Our latest boat, the MV KAYLA, is a good 15 feet longer and many tons heavier then our previous boat. While its larger size and weight has delivered comfort and stability, it has also proved more difficult to safely maneuver in tight spots – like our marina or the Ballard Locks. Even with the benefit that Zeus Pod drives and joystick control bring, there’s no substitute for clear communications among the crew when relaying important information.

No one wants to damage their vessel or, worse, risk injury with someone falling into the water while wrangling a line or assisting during docking.

When we first received the KAYLA last May we purchased a set of Eartec Simultec 24G wireless headsets. They promised clear, full-duplex (meaning we didn’t have to push any buttons and could have a normal conversation) communications that my wife and I would use when docking or transiting the locks. We used them a few times and, at in the beginning, they seemed to operate reasonably well. But, they weren’t very comfortable and the headset and radio were separate pieces that were, sometimes, hard to attach to our life vests.

SPH10

More recently we upgraded to what we believed would be a superior headset – the Sena SPH10-10 Headset – and, so far, we’ve been very pleased. The units are easy to use and are far more comfortable than the Eartec units. The radio and headset are one unit. There’s nothing to dangle. No wires to worry about. The Sena headsets are all-digital, whereas the Eartec units were not and required flipping switches to change frequencies in case there was interference (we never had any).

Sena appears to be a recognized leader in wireless recreational headsets and counts the motorcycle market, among others, as their core audience. I first discovered them in a Yachting magazine and found that they were available directly on Amazon.com. At approximately $150 each they’re not inexpensive (the Eartec units are similarly priced). But, consider the cost of damaging your swim deck or the side of your boat because you couldn’t hear your spouse’s shouts from your pilot house or through the glass of your bridge.

Charging and setting up the SPH10-10 headsets was easy. Any USB power source will work, though the larger cubes designed for devices like iPads are better than the little ones that charge phones.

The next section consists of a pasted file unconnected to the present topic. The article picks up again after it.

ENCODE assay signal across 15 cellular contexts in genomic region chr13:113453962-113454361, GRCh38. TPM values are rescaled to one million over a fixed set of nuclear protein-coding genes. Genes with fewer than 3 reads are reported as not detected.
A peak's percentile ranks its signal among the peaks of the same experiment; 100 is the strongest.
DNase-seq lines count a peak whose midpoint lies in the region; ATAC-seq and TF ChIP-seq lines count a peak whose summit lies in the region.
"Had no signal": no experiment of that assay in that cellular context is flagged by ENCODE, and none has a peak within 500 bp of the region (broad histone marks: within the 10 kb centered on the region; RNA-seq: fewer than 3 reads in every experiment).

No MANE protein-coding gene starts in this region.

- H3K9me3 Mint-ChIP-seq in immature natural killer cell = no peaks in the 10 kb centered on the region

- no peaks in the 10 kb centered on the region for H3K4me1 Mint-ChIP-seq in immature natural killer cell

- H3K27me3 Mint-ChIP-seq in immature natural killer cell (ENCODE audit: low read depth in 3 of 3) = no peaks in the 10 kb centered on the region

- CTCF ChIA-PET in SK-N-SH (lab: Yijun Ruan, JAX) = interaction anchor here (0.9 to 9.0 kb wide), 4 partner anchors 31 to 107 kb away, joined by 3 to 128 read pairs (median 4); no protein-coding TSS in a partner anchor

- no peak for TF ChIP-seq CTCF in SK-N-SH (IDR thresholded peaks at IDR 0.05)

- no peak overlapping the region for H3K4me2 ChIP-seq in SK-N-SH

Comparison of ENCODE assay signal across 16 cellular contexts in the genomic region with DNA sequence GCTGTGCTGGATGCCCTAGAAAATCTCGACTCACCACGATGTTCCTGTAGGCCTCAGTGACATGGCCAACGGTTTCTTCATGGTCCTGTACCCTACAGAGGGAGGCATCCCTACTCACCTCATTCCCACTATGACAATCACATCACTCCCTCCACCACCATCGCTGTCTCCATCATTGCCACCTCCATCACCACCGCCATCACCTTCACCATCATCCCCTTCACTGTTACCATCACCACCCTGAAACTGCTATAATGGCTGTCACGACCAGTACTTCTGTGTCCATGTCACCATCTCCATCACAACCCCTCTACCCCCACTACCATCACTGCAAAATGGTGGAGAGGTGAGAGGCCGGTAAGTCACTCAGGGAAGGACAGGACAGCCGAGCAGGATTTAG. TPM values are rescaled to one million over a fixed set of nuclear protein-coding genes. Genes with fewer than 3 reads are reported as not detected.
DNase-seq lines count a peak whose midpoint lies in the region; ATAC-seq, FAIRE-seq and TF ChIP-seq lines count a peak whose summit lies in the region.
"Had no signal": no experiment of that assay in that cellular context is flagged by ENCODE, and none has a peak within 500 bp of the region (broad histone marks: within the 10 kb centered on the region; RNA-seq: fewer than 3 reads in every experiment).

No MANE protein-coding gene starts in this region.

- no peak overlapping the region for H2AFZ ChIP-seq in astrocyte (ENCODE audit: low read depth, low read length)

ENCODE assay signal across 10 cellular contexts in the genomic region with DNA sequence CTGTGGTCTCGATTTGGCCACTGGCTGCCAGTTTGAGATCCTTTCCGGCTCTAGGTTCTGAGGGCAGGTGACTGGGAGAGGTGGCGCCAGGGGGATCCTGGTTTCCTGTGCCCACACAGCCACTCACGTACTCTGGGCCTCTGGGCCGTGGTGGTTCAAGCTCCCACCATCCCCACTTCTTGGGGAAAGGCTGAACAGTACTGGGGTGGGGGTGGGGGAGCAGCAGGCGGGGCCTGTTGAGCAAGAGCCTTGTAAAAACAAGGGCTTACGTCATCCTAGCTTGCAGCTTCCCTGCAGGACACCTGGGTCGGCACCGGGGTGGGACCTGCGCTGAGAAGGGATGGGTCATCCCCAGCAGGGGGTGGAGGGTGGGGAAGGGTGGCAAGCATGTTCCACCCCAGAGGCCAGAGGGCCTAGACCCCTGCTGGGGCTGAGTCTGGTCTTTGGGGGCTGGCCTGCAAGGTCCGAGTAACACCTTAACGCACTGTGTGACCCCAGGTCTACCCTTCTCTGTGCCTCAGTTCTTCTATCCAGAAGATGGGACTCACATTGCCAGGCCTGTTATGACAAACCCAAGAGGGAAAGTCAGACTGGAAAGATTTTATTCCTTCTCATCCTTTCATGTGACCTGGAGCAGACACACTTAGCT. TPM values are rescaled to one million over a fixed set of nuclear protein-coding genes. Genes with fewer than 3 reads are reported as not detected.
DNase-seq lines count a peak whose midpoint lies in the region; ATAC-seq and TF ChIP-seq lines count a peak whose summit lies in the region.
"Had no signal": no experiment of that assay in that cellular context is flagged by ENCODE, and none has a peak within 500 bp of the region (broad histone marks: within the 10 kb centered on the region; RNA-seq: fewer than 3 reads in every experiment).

Configuring the units was also easy. We set ours up to talk to one another. However, the SPH10-10s can be configured to work with any Bluetooth audio device, such as a mobile phone.

Similar to the Eartec units, the Sena SPH10-10s allow you to conduct full-duplex conversations. That means you talk normally, as if the person you were talking to was directly in front of you. There are no buttons to push. Nothing to activate. The unit comes with two types of microphones. We opted to attach the included extension (and flexible) boom mic. When we’re in the locks I can usually hear the lock master as he or she delivers commands to Cathia at the same time she’s hearing them. When docking, and Cathia is near the swim deck, I can clearly hear her deliver distance and directional queues critical to my safely returning KAYLA to her slip.

There are other headsets available. Eartec even makes a professional set, but they’re way more expensive than the Sena units. If you’ve got a big boat, or one with limited access or visibility you might consider acquiring a set of wireless communication headsets. I’d label them important safety tools. Some have called them marriage savers.

An ideal smoke alarm for boats

Did you know that boat manufacturers (from small cruisers to big yachts) continue to sell and deliver their products without installing integrated smoke alarms? Boats with enclosed cabins will typically come with carbon monoxide detectors, but it’s rare for smoke and fire detectors to be present – despite the clear and obvious benefit to health and safety.

Recently I discovered a smoke and fire detector that seems purpose built for boats. It’s small, battery powered, easy to install and has a piercing audible alarm. Manufactured by First Alert, the SMOKE1000 Atom Micro Photoelectric Smoke Detector has found a place aboard our boat the MV KAYLA.

First Alert Smoke 1000

First Alert SMOKE1000 (left) seems ideal for boats. It was installed next to the built-in carbon monoxide detector that the vessel’s manufactured provided.

Although I’ve linked to Amazon for the SMOKE1000, I discovered them at Loews for a few dollars less at under $20/each. If you need several there’s also a three-pack available through Amazon.

If your boat has an enclosed cabin with sleep quarters and you don’t have a smoke detector it’s imperative you acquire and install one. Don’t wait until it’s too late!

 

Boating First Aid & Fire Safety Course

I was recently invited to present a short, 50 minute course at a recent Sea Skills event organized by the Seattle Chapter of the United States Sail & Power Squadron. Drawing upon my interests and background as a volunteer Firefighter and EMT, I produced the presentation linked below.

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Providing useful emergency assistance while on the water mostly takes common sense and some very basic skills.

First Aid & Fire Safety: A Quick Guide for Recreational Boaters

If you have questions, suggestions, or corrections, please reach out to me.